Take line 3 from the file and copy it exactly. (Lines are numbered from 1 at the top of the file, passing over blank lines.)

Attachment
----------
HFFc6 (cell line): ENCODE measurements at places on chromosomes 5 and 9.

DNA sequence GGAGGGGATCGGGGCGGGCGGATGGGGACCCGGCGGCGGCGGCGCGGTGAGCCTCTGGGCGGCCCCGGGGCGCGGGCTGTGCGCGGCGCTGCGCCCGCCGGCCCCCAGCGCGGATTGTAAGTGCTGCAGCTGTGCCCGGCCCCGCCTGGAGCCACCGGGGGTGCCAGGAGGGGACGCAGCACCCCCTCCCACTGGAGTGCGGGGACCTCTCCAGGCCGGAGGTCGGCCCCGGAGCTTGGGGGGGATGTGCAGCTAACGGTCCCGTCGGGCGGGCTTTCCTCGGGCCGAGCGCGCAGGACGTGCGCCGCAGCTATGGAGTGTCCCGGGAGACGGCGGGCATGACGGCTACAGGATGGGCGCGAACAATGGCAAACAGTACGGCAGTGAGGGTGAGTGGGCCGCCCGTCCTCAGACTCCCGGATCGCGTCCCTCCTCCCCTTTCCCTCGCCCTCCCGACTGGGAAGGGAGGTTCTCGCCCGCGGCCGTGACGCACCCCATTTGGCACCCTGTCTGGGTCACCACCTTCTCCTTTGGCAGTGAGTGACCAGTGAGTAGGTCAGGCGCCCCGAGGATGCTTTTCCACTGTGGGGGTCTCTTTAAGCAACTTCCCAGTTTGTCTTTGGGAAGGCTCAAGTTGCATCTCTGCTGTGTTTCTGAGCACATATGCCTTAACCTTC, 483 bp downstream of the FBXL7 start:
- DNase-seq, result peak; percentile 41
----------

- DNase-seq, result peak; percentile 41